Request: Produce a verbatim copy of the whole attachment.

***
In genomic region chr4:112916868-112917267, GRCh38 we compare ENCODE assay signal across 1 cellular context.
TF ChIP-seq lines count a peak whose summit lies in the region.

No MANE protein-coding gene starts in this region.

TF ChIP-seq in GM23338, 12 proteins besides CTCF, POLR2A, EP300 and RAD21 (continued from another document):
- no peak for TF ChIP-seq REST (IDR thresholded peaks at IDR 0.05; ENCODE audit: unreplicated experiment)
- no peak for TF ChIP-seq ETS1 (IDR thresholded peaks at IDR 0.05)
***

In genomic region chr4:112916868-112917267, GRCh38 we compare ENCODE assay signal across 1 cellular context.
TF ChIP-seq lines count a peak whose summit lies in the region.

No MANE protein-coding gene starts in this region.

TF ChIP-seq in GM23338, 12 proteins besides CTCF, POLR2A, EP300 and RAD21 (continued from another document):
- no peak for TF ChIP-seq REST (IDR thresholded peaks at IDR 0.05; ENCODE audit: unreplicated experiment)
- no peak for TF ChIP-seq ETS1 (IDR thresholded peaks at IDR 0.05)